World Geography and Cultures

Section 1:
World Population
The characteristics and
distribution of human
populations affect
physical and human
systems. Population
growth and distribution
influence where people
live and how they change
the natural environment.
Section 2:
Global Cultures
The characteristics and
distribution of cultures
influence human
systems. The spatial
interaction of cultures can
spread new ideas,
establish trading
relationships, cause wars,
and build political
Population Growth
Population growth varies from country to
country and is influenced by cultural ideas,
migration, and level of development.
• Nearly 6.5 billion people now live on Earth, inhabiting
about 30 percent of the planet’s land.
• Global population is growing rapidly and is expected
to reach 9 billion by the year 2050.
Population Growth (cont.)
• The Demographic Transition
– The demographic transition model uses
birthrates and death rates to show changes in
the population trends of a country or region.
– Most of the industrialized and technologically
developed countries have reached zero
population growth, in which the birthrate and
death rate are equal.
The Demographic Transition Model
Population Growth (cont.)
• Rapid population growth presents many
challenges to the global community:
– difficulty producing enough food to feed
– a shortage of resources
– an uneven distribution of age
Population Growth (cont.)
• Countries, such as Hungary and Germany, have
experienced negative population growth, in which
the annual death rate exceeds the annual
Population Distribution
World population distribution is uneven and
is influenced by migration and the Earth’s
physical geography.
• Almost everyone on Earth lives on a little less than
one-third of the planet’s land.
Population Distribution (cont.)
• Population Density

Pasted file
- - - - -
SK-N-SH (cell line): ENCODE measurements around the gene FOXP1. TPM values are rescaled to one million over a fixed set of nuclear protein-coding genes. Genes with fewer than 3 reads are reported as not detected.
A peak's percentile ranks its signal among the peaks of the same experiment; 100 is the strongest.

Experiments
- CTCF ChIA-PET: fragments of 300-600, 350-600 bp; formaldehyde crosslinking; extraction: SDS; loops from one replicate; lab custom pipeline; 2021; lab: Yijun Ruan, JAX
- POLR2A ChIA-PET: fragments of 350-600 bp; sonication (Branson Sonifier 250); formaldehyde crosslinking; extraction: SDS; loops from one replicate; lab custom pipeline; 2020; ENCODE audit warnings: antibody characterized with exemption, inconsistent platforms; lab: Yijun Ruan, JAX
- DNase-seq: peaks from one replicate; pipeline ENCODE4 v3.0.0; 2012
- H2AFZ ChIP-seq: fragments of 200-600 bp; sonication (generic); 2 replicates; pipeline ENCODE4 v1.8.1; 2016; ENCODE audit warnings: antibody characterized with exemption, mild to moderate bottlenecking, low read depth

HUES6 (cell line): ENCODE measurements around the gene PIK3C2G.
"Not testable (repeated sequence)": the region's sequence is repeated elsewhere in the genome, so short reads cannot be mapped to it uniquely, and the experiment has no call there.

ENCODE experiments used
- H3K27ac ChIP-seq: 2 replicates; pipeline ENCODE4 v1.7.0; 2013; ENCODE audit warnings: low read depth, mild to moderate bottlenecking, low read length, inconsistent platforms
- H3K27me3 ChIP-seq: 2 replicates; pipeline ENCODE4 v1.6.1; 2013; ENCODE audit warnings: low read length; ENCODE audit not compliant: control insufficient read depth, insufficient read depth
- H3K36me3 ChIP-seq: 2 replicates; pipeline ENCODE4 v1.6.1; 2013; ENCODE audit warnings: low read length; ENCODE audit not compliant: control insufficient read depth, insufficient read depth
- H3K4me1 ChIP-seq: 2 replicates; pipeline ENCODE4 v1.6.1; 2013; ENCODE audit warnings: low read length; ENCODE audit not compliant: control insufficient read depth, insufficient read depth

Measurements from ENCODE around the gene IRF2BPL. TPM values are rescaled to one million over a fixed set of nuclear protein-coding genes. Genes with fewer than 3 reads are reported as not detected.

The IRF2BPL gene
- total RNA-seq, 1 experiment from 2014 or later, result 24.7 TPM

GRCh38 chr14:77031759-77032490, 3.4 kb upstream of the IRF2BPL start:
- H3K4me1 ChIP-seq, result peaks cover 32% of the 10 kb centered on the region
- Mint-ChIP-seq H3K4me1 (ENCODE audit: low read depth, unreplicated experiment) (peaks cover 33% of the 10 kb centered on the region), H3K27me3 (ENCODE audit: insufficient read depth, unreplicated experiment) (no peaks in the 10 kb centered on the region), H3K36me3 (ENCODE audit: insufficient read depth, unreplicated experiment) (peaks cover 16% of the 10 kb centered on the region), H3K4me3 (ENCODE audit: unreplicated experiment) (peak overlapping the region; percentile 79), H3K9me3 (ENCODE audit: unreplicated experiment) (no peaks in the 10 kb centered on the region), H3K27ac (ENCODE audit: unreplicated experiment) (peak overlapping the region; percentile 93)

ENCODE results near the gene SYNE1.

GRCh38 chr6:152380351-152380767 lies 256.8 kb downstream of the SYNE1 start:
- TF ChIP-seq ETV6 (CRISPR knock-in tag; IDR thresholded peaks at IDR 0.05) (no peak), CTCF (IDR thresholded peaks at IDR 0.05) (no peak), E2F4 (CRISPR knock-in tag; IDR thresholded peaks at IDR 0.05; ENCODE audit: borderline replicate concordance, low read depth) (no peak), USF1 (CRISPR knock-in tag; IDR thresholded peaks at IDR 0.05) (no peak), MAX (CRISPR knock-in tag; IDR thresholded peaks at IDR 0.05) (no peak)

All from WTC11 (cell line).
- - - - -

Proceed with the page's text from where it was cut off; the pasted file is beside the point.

– To determine population density in a country,
geographers divide the total population of the
country by its total land area.
– This does not account for uneven population
World Population Density
Population Distribution (cont.)
• Population Movement
– Many people are moving to urban areas.
– The primary cause of urbanization is the
desire of rural people to find jobs and a better
life in more prosperous urban areas.
– Population movement also occurs between
Urban Growth in Selected Cities
Elements of Culture
Geographers divide the Earth into culture
regions, which are defined by the presence
of common elements such as language and
• A particular culture can be understood by looking at
the following elements:
– Language
– Religion
World Language Families
Elements of Culture (cont.)
– Social Groups
– Government and Economy
– Culture Regions
World Culture Regions
Cultural Change
Internal and external forces change cultures
over time.
• The Agricultural Revolution
– The shift from hunting and gathering food to
producing food is known as the Agricultural
– Some of the farming villages evolved into
Cultural Change (cont.)
– The world’s first civilizations arose in culture
• The most influential culture hearths developed in
areas that make up the modern countries of:
– Egypt
– Iraq
– Pakistan
– China
– Mexico
World Culture Hearths
Cultural Change (cont.)
• They have certain geographic features in
– Mild climate
– Fertile land
– Located near a major river or source of water
Cultural Change (cont.)
• Cultural contact among different civilizations
promoted cultural change as ideas and practices
spread through trade and travel.
Cultural Change (cont.)
• Industrial and Information Revolutions
– In the late 1700s and 1800s some countries
experienced the Industrial Revolution, which
led to social changes.
– At the end of the 1900s, the information
revolution opened doors for experiencing new
World Population
Population growth increased
rapidly, but unevenly
throughout the twentieth
century and into the twentyfirst century.
The world’s population is
unevenly distributed. Large
numbers of people are
migrating from rural areas to
cities for jobs or to escape
famine and war.
As people become more
mobile, so do goods.
Countries trade to gain access
to resources they lack.
World Culture
Language, religion, social
groups, government, and
economic activities define
Geographers divide the
Earth into specific culture
Trade, migration, war, and
technology can change
The world’s first civilizations
arose in culture hearths in
Central America, Africa, and